Many of you posting are assuming that Ms. Harmon (and her family) does not do anything for underpriveledged people in the U.S., and that she has chosen India instead. I’m willing to bet that she can, and will, do both. Most people who actually give of themselves in one situation, also do so in many situations. That is who they are. Unlike many people who would rather just criticize, than actually do something constructive. Kudos to anyone who gives of themselves, anywhere, anytime, for the benefit of anyone else!

AJA on

People – she’s going with a UNICEF-organized mission. Whatever he politics (and mine aren’t the same as hers) at least she’s working with a worldwide organization that helps children.

Kiera on

THIS IS A WHOLE LOTTA CRAP!! i live in India and we are not some down trodden poor country. in fact most of your doctors and engineers are from india! we have a wonderful education system, government and in general a good life! i will take my children to the US to show them what NOT TO BE COME!

lika on

thank you for your eloquent post. I have travelled to India on many occasions, and have seen the rich and the poor…and not much in between. The caste system still exists and is much more of a divide than between the richest and the poorest here in the US.

Again, we do not know what else Angie does in regard to charity, it really isn’t our business. My guess is that this was a posting to publicize UNICEF and not really her trip. I also tend to think that PEOPLE “requoted” her…as I find that it does a lot on this space.

What!! on

Woman you do not have to go to India to teach your children poverty go to Trenton New Jersey or other poor cities in USA places where people use food stamps a lot.

JulieA on

People would find fault with WHEREVER she decided to take her children to teach them about poverty. The fact is, she’s doing it, and that makes her a good mom and person in MY book!

acceptance on

I’m Indian living in the US and I disagree, steelcity. There are so many ways to see this.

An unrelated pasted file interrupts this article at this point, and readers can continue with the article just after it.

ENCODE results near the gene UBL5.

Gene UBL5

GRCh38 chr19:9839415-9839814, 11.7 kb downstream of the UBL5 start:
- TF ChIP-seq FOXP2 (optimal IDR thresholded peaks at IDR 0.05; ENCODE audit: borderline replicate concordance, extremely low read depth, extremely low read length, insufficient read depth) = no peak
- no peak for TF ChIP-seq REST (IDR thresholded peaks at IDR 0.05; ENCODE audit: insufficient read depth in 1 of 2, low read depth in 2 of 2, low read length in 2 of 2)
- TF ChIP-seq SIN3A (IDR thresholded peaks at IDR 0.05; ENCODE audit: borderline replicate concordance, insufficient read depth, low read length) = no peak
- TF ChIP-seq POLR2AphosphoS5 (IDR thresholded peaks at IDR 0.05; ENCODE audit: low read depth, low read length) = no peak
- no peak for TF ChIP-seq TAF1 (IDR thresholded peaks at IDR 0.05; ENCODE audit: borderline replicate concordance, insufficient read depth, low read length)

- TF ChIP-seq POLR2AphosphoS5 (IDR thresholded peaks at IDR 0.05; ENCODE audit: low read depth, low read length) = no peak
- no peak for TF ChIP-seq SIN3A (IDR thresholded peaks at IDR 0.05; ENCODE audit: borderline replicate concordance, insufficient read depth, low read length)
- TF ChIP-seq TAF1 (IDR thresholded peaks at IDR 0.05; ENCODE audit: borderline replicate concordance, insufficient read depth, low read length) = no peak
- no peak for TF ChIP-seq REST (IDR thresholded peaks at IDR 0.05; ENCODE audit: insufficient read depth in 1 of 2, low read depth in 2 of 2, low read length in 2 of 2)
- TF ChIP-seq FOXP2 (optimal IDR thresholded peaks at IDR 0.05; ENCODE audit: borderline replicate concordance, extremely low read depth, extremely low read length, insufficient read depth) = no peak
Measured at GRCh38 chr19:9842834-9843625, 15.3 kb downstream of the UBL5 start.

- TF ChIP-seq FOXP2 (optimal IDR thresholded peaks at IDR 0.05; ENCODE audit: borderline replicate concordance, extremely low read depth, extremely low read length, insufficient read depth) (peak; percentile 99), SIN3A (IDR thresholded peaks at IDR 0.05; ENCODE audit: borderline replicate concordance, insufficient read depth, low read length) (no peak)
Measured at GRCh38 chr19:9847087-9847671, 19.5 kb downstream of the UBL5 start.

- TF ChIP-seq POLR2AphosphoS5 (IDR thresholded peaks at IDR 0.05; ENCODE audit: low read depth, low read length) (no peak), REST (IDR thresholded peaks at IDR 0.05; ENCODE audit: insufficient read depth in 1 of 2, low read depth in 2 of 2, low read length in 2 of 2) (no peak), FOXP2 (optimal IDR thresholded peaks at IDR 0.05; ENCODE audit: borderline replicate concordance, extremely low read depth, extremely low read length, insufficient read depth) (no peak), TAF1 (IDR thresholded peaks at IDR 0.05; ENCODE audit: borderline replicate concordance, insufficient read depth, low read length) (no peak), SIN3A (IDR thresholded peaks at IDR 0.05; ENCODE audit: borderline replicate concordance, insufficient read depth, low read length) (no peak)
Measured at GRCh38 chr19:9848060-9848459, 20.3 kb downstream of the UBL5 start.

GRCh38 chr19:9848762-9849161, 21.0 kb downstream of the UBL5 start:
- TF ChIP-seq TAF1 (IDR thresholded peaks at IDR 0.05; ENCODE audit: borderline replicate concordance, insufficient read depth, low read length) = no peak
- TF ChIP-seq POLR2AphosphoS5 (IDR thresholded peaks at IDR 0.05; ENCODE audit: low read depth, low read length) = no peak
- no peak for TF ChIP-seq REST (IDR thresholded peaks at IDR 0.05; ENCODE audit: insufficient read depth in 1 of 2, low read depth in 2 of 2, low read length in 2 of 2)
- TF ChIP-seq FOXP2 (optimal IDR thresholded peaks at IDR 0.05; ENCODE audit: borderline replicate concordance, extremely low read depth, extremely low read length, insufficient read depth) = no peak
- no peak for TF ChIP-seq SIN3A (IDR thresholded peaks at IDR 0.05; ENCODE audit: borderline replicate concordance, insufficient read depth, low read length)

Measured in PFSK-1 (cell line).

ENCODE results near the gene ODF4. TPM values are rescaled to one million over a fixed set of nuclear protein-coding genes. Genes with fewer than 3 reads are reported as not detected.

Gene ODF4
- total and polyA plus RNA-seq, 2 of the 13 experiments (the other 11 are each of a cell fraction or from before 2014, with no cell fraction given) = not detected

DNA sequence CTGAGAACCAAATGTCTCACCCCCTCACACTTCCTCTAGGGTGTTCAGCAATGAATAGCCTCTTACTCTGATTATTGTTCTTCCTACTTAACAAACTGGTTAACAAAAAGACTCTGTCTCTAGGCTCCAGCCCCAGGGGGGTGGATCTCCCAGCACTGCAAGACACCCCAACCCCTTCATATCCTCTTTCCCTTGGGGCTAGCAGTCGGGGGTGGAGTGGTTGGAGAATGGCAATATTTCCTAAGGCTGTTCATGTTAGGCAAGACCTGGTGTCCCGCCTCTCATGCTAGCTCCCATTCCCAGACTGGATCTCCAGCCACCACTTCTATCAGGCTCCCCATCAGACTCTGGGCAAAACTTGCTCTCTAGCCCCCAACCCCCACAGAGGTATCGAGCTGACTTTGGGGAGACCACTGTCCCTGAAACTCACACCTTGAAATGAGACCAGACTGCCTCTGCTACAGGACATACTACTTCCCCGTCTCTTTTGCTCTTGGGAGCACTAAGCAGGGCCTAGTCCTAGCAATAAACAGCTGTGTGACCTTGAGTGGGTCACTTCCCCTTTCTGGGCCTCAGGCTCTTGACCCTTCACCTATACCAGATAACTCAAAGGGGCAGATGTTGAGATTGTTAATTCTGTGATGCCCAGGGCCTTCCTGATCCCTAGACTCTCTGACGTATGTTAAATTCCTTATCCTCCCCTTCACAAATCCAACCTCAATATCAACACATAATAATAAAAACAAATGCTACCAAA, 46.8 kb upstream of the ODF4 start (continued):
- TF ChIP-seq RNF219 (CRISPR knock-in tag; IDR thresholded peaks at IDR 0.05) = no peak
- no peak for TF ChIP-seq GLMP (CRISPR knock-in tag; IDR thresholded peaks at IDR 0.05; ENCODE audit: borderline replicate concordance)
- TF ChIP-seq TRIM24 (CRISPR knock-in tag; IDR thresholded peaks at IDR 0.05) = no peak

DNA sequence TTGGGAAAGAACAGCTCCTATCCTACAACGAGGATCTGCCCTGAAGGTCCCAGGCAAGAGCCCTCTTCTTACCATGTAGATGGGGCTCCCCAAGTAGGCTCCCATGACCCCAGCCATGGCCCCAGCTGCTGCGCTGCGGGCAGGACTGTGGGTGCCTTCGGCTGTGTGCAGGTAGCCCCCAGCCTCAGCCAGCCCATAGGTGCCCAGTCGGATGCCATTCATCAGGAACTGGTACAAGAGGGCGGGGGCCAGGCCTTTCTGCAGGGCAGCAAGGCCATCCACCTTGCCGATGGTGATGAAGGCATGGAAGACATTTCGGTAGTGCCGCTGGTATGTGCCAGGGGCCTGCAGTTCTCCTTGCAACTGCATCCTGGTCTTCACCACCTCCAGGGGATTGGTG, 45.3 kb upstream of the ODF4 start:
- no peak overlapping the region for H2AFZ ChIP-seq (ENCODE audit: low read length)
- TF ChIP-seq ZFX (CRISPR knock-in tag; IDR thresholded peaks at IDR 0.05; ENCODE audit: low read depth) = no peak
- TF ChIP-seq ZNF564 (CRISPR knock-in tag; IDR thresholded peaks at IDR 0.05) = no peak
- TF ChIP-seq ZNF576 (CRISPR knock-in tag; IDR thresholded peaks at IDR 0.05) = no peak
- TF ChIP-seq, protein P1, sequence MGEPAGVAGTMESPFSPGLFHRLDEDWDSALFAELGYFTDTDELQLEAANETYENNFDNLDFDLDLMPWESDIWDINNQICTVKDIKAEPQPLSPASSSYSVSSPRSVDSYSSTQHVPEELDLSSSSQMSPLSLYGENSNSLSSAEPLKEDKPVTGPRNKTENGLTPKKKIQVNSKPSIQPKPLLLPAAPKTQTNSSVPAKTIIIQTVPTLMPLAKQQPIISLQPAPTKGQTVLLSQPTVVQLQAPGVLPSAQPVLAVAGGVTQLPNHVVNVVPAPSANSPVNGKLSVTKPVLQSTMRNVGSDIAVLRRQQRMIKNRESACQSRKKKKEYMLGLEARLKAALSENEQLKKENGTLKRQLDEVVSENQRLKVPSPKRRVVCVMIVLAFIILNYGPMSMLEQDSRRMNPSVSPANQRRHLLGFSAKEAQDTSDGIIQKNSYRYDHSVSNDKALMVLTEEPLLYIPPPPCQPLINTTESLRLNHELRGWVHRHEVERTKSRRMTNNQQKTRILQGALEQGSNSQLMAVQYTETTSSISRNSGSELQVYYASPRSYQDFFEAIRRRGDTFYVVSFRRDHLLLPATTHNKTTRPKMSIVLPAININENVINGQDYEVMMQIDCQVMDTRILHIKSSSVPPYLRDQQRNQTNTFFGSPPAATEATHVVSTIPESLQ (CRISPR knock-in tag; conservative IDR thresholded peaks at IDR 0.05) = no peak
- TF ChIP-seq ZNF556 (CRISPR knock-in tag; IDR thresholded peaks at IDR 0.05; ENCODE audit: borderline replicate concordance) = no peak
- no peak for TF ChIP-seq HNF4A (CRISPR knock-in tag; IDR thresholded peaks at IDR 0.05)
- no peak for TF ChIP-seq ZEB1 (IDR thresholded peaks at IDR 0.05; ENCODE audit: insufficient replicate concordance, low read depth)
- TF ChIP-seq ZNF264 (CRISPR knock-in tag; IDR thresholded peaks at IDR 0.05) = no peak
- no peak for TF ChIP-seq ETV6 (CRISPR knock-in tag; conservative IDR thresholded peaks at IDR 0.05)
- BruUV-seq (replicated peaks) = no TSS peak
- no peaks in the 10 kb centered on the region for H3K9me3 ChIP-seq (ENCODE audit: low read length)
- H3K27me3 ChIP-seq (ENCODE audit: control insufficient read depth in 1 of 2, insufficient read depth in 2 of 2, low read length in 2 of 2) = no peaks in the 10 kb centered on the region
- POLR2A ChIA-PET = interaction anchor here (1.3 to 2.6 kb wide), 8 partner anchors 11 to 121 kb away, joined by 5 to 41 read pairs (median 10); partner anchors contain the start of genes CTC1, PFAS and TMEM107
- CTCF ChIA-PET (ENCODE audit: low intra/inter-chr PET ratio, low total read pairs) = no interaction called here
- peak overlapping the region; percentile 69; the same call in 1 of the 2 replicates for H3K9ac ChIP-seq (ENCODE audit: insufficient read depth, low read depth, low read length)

1. She is a mom who wants to let her kids grow up aware of other cultures and places on the planet — they’re less likely to start wars some day.

2. She wants them to understand they are lucky and they can help (it’s not her fault that People mag wants to write about it).

3. She can choose to help in the US (which she may be doing…if People doesn’t tell us that, we don’t know ;-)) or elsewhere — as a citizen of this planet, it’s ok with me.

4. If the public can be made aware through celebrity activities it is not a bad thing. After all, the AIDS problem in India got a huge helping hand from Bill Gates.

5. And you know, as well as I do, that anything in India is exponentially bigger than anything in the US. When a bridge collapses in Minnesota, 5 people die, if a bridge collapses in India, hundreds will die simply because of the population, the lack of infrastructure to help, etc.

So let her do her bit. The kids seem a bit young, but it may be the start of many awareness trips for them. I’d rather read about this than what Tom Cruise’s kid is wearing these days.

Neena on


If all you got from my post was that you should be ashamed of yourself then that post was indeed pointless.

Furthermore, you are, once again, absolutely correct; simple dialogue had indeed lost all power. You see, we cannot have “simple dialogue” considering that yours is the only opinion that is correct and I am simply giving petty criticism. I apologise profusely for my lack of knowledge and humbly accept defeat.

But, as I said, forgive the ignorant for they know not what they say.

I wish you the best of luck in your life. May you accomplish everything you set your heart to.

Liz on

Did none of you really read the story? She is going on behalf of UNICEF and taking her family with her. What is wrong with taking her kids and letting them see another part of the world? If she was going by herself, people would complain she wasn’t showing her kids the “real world.” Yes you can show them poverty here in the US but there are places in the world that are even worse than what we have here in the US and that is something worth bringing attention to.

mitz on

Who’s anyone on a public forum to decide where this family goes to help out impoverished people? While someone from India may feel “insulted” that their Country has more than poverty, truth is there’s poverty everywhere, and on a wide margin in Indian I might add. So if they chose India, then India it is.